Occupational Therapy Helping Children in recent years have had an increase in referrals for building resilience in children or what is known in the Occupational Therapy world as “social competence and emotional regulation”.
Why Is Resilience Important?
Children who have happy and fulfilling lives have positive life skills that help them grow through life’s challenges rather than being damaged by them.
What Does A Resilient Child Look Like?
It is when children have the social, emotional and motivational capacity to engage well in life. It is building on a child’s confidence, persistence, and organisation and getting along with others. For example, the child will have the ability to “bounce back”, accept one’s self, do their best, take safe risks, play by the rules, be tolerant, understanding and respectful. The key to resilience is belonging, as it combats feelings of alienation and loneliness.
Research consistently shows that resilient children tend to display the following attributes:
- Social competence; form close, supportive ties with others
- Problem-solving skills
- Autonomy; ability to regulate emotions/feelings
We know that not all children are born resilient and that is where Occupational Therapy comes in, as these skills can be learnt over time and with the right strategies. When doing therapy, our team is working hard at supporting change in children from embodying the negative of “I can’t do” to transiting to the optimistic view of “I have, I am, I can” (Grotberg, 1995).
A research-based, practical resilience-building tool that can be easily used by anyone is called the Resilience Donut. This framework was made by clinical psychologist Lyn Worsley and is outlined in her book, “The Resilience Donut: The Secret of Strong Kids”.
The Resilience Donut has two parts:
1. The hole in the middle, which symbolizes the child’s key beliefs that develop as they build the tools and resources, they need to conquer the world. These beliefs are concerned with 3 areas:
External supports and resources, awareness of those who support them. Developing a foundation, a core of safety and security (who I have).
For example, I have:
- people around me I trust and who love me, no matter what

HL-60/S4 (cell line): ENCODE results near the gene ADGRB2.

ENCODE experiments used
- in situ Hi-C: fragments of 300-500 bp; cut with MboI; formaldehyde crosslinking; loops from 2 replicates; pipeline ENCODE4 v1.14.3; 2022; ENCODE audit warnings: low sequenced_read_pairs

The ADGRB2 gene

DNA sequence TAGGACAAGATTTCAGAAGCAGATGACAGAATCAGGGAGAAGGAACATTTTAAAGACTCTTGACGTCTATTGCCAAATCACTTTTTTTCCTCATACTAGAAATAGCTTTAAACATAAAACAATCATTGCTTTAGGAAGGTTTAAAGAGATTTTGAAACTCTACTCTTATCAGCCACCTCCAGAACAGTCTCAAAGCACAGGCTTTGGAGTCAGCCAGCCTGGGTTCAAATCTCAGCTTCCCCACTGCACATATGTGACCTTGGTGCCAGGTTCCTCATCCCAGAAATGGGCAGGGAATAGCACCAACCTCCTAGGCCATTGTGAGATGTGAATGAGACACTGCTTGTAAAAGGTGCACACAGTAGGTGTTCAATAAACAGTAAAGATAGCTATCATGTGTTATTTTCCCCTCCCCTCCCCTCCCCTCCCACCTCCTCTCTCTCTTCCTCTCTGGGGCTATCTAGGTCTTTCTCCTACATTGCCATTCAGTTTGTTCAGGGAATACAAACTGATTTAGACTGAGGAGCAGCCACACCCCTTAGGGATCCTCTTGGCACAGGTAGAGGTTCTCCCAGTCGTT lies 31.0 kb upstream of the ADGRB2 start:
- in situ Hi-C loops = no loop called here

- people who set limits for me so I know when to stop before danger/trouble
- people who show me how to do things right by the way they do things
- people who want me to learn to do things my own way
- people who help me when I am sick, in danger or need to learn
Children need to “I have” in order to develop “I am” and “I can”.
Internal, personal strengths: feelings, attitudes, beliefs. How they view themselves (who I am).
For example, I am:
- likeable and loveable
- loving, caring, and unselfish
- respectful of myself and others
- proud of myself
- independent and self-directed
- willing to take responsibility for myself
- filled with trust and hope this supports self-esteem
Social and interpersonal skills learned. The degree of confidence they have in their own abilities (what can I do).
For example, I can:
- talk to others about things that frighten/bother me
- find ways to solve problems
- control myself when I feel like doing something not right/dangerous
- judge the character/temper of myself and others
- figure out when is a good time to talk to someone/take action
- seek trusting relationships
This supports self-efficacy
2. The donut is split up into 2 sections; each section represents the peripheral factors in the person’s life. When reviewing the research, it found that the below seven factors repeatedly show up in the lives of resilient people.
The 7 factors are:
- The Parent Factor: characteristics of strong and effective parenting.
- The Skill Factor: evidence of self-competence.
- The Family and Identity Factor: where family identity and connectedness are evident
- The Education Factor: the experience of connections and relationships during the learning process
- The Peer Factor: where social and moral development is enhanced through interactions with peers.
If you are needing further information or support in developing resilience in your child please contact firstname.lastname@example.org for a consultation with one of our brilliant Occupational Therapists.
Click here for further information on The Resilience Donut.
Grotberg, E.H. (1995). A guide to promoting resilience in children: Strengthening the human spirit. Retrieved from http://resilnet.uiuc.edu/library/grotb95b.html#chapter1